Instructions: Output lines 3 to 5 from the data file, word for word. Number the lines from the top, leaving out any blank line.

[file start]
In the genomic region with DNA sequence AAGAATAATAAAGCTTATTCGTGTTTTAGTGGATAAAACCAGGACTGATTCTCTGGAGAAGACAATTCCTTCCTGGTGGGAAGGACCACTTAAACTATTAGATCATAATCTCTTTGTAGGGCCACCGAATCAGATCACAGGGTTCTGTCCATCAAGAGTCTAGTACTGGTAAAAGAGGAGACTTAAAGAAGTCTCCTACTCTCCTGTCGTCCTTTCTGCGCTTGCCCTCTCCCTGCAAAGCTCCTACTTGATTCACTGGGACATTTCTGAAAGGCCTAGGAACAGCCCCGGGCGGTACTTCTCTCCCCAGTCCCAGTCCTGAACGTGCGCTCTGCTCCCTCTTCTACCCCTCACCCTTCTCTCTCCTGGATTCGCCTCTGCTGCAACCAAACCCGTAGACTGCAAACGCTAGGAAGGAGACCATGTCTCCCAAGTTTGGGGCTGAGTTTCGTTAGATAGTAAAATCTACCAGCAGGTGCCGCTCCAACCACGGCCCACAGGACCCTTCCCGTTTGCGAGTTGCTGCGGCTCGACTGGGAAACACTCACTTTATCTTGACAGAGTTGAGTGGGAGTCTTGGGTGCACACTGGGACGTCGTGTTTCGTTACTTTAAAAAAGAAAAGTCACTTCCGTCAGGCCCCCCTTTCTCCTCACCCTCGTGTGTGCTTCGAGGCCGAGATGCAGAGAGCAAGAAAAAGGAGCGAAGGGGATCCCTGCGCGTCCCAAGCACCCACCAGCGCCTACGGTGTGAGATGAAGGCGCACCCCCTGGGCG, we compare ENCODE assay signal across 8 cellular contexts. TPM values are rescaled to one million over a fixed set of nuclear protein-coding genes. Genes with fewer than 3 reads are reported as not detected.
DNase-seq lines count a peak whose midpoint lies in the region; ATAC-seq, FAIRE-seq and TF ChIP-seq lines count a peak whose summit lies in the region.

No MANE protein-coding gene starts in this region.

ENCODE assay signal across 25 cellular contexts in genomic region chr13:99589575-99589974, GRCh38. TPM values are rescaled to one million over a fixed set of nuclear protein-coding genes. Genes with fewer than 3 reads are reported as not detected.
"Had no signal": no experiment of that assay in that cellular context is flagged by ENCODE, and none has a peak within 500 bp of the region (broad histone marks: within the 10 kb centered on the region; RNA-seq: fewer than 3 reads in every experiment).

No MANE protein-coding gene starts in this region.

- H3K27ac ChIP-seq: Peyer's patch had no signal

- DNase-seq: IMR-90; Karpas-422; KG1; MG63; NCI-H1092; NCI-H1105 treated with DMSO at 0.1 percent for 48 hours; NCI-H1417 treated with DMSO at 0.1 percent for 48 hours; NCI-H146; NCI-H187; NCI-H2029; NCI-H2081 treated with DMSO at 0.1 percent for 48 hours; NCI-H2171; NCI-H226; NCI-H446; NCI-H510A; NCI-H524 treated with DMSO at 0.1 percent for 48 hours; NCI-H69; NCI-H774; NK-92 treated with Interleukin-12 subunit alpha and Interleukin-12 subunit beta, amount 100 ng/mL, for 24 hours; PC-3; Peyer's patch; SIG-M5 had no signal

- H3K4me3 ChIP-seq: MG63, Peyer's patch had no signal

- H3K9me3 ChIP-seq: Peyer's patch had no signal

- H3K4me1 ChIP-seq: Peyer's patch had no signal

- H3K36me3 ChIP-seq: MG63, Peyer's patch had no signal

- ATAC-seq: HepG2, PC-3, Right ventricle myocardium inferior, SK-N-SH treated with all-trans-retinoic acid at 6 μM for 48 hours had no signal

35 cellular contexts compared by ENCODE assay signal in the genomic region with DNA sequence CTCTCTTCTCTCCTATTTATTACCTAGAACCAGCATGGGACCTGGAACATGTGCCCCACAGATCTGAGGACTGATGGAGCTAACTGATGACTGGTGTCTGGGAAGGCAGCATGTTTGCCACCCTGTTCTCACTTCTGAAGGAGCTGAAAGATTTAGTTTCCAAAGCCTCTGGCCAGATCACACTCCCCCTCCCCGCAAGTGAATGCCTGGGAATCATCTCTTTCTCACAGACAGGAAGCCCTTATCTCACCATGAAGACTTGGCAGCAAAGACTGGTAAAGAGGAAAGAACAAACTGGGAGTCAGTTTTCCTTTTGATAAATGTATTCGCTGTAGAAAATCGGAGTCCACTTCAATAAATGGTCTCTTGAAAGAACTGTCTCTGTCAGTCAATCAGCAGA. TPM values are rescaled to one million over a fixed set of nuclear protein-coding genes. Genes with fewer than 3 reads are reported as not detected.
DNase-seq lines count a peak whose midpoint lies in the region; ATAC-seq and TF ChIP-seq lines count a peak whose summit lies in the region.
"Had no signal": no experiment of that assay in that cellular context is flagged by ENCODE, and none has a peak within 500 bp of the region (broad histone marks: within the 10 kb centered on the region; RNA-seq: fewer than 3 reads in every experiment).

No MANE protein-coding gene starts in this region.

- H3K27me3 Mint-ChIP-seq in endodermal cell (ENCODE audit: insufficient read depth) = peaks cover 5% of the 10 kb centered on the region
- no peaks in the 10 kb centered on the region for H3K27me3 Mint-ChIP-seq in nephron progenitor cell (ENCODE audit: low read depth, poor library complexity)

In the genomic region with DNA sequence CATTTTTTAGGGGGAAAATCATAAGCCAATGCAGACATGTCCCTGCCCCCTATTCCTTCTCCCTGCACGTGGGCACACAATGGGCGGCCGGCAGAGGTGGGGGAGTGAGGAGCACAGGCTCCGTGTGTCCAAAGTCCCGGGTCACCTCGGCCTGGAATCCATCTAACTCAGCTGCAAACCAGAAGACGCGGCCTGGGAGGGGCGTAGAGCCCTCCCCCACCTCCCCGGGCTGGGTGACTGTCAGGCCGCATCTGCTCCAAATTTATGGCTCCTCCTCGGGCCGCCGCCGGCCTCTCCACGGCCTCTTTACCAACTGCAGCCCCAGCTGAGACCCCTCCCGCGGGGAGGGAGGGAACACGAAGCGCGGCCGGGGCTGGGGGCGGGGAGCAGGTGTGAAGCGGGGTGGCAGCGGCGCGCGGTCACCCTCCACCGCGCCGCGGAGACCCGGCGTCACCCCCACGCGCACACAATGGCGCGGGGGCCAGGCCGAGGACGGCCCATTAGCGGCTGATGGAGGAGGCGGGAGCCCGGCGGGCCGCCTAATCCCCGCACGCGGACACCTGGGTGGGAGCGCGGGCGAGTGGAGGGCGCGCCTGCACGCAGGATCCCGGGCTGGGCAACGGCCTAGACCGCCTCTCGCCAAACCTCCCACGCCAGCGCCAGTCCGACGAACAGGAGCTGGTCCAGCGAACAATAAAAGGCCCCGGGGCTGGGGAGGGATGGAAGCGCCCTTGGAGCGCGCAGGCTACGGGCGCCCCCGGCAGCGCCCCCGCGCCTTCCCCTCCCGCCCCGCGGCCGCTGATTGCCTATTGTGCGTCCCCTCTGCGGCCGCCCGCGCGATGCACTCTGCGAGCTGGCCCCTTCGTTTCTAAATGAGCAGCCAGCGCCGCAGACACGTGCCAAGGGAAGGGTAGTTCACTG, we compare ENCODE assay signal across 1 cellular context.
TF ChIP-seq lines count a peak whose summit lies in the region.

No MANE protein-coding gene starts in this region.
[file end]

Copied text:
No MANE protein-coding gene starts in this region.

ENCODE assay signal across 25 cellular contexts in genomic region chr13:99589575-99589974, GRCh38. TPM values are rescaled to one million over a fixed set of nuclear protein-coding genes. Genes with fewer than 3 reads are reported as not detected.
"Had no signal": no experiment of that assay in that cellular context is flagged by ENCODE, and none has a peak within 500 bp of the region (broad histone marks: within the 10 kb centered on the region; RNA-seq: fewer than 3 reads in every experiment).